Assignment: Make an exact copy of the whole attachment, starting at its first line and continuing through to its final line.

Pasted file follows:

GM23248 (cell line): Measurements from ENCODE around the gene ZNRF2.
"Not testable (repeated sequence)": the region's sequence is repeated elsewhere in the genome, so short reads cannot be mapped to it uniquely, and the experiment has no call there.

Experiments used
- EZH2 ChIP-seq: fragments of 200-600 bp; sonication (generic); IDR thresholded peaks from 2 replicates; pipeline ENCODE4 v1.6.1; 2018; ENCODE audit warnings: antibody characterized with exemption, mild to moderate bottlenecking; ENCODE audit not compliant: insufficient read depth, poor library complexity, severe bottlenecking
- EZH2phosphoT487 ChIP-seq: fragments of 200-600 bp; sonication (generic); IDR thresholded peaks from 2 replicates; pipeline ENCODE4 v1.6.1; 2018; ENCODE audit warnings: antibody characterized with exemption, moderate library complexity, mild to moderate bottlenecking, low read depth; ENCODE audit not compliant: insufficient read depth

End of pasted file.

GM23248 (cell line): Measurements from ENCODE around the gene ZNRF2.
"Not testable (repeated sequence)": the region's sequence is repeated elsewhere in the genome, so short reads cannot be mapped to it uniquely, and the experiment has no call there.

Experiments used
- EZH2 ChIP-seq: fragments of 200-600 bp; sonication (generic); IDR thresholded peaks from 2 replicates; pipeline ENCODE4 v1.6.1; 2018; ENCODE audit warnings: antibody characterized with exemption, mild to moderate bottlenecking; ENCODE audit not compliant: insufficient read depth, poor library complexity, severe bottlenecking
- EZH2phosphoT487 ChIP-seq: fragments of 200-600 bp; sonication (generic); IDR thresholded peaks from 2 replicates; pipeline ENCODE4 v1.6.1; 2018; ENCODE audit warnings: antibody characterized with exemption, moderate library complexity, mild to moderate bottlenecking, low read depth; ENCODE audit not compliant: insufficient read depth